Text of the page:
Over the past decade, EMD has been used in a wide range of fields, including biology, geophysics, ocean research, radar, and medicine. Although researchers have fine-tuned the algorithm and extended it to a variety of different applications, little is known about EMD's mathematical properties. This research, therefore, aims to explore the theoretical foundations of this empirical tool and develop new software tailored to specific applications.
The fact sheet is available at www.fhwa.dot.gov/advancedresearch/pubs/10029/index.cfm. Printed copies are available from the PDC.
Double Crossover Diamond Interchange (TechBrief)
Publication No. FHWA-HRT-09-054
Today's traffic volumes and travel demands often lead to safety problems that are too complex for conventional intersection designs to handle properly. Consequently, FHWA released Alternative Intersections/Interchanges: Information Report (AIIR) (FHWA-HRT-09-060), which highlights four alternative intersection designs and two interchange designs that offer substantial advantages over conventional at-grade intersections and grade-separated diamond interchanges. This TechBrief summarizes information on one of the alternative interchange designs, the double crossover diamond (DCD) interchange.
The DCD interchange, also known as a diverging diamond interchange, is a new interchange design that is similar to the design of a conventional diamond inter--change. The main difference is the way left and through movements navigate between the cross street intersections with ramps. The DCD design accommodates left-turning movements onto arterials and limited-access highways while eliminating the need for a left-turn signal phase at signalized ramp terminal intersections. On the cross street, the traffic moves to the left side of the roadway between the signalized ramp intersections. Drivers on the cross street who want to turn left onto the ramps can continue do so without conflicting with opposing through traffic and without stopping. The DCD interchange offers benefits over conventional interchange designs, including lower costs, fewer conflict points, increased throughputs, reduced delays, decreased speeds, and reduced environmental impacts.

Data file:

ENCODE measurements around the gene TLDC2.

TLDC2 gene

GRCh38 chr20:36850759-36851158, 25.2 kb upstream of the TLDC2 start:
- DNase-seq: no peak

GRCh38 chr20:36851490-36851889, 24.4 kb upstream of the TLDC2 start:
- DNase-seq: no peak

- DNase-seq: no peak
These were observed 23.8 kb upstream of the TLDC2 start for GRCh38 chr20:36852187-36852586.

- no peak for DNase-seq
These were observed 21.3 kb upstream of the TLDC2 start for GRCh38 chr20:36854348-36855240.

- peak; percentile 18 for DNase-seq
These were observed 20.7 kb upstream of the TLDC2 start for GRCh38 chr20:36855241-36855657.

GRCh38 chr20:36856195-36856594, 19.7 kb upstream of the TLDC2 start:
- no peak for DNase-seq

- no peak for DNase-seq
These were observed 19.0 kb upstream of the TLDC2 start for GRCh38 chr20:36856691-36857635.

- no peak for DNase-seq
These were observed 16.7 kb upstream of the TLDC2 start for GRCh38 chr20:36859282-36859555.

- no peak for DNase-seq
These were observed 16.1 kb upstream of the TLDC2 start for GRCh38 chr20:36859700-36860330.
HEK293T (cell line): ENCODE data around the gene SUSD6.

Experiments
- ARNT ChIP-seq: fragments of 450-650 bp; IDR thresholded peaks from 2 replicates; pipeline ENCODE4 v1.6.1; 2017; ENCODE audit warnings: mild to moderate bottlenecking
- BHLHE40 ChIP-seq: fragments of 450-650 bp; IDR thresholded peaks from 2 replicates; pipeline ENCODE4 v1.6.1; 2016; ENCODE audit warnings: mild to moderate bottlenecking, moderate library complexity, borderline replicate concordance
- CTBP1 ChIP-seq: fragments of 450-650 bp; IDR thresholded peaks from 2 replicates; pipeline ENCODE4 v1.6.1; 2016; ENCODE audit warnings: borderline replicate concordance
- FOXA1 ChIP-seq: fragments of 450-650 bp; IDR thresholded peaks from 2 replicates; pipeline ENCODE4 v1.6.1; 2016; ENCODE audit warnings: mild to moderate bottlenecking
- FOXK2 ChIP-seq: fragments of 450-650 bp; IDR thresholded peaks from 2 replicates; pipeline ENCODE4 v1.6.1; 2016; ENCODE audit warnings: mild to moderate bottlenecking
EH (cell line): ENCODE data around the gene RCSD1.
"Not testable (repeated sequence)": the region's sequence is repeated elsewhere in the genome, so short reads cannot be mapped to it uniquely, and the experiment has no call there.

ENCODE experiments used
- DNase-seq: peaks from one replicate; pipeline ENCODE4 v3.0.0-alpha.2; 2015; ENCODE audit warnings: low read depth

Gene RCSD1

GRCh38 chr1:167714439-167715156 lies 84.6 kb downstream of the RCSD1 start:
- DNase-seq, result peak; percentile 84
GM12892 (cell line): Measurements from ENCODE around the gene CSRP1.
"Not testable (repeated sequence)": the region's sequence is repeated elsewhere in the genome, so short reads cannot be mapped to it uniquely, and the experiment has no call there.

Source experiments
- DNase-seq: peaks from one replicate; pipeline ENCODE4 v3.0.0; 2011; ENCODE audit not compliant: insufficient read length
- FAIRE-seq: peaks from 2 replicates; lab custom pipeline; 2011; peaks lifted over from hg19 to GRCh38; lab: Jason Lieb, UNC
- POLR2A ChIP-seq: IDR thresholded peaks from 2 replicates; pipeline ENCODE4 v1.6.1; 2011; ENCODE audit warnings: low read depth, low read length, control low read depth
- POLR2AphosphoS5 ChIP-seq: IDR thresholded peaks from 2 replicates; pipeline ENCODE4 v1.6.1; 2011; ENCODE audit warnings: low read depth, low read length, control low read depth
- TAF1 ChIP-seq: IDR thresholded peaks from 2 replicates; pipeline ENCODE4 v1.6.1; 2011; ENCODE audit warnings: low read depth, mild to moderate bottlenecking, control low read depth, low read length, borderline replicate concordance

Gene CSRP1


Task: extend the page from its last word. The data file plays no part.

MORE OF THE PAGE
The document is available at www.fhwa.dot.gov/publications/research/safety/09054/index.cfm. Printed copies are available from the PDC.
Displaced Left-Turn Intersection (TechBrief)
Publication No. FHWA-HRT-09-055
This TechBrief summarizes information on the displaced left-turn (DLT) intersection, one of the alternative intersection designs featured in the FHWA report Alternative Intersections/Interchanges: Information Report (AIIR) (FHWA-HRT-09-060).
The DLT intersection, also known as the continuous flow intersection or the crossover displaced left-turn intersection, moves left-turn movements from the main intersection to an upstream signalized location. Traffic that would turn left at the main intersection in a conventional design now must cross opposing through lanes at a signal-controlled intersection several hundred feet upstream and then travel on a new roadway parallel to the opposing lanes. From this new roadway, the left-turning traffic executes the left turn onto the perpendicular roadway simultaneously with the through traffic at the main intersection. Traffic signals at the left-turn crossovers and the main intersection are operated in a coordinated mode so vehicles do not stop multiple times in the intersection area. The primary benefit of the DLT intersection is the reduction in the number of traffic signal phases and conflict points with consequent improvements in operations and safety.
The document is available at www.fhwa.dot.gov/publications/research/safety/09055/index.cfm. Printed copies are available from the PDC.
Displaced Left-Turn Interchange (TechBrief)
Publication No. FHWA-HRT-09-056
This TechBrief summarizes information on the displaced left-turn (DLT) interchange, the other alternative interchange design featured in the FHWA report Alternative Intersections/Interchanges: Information Report (AIIR) (FHWA-HRT-09-060).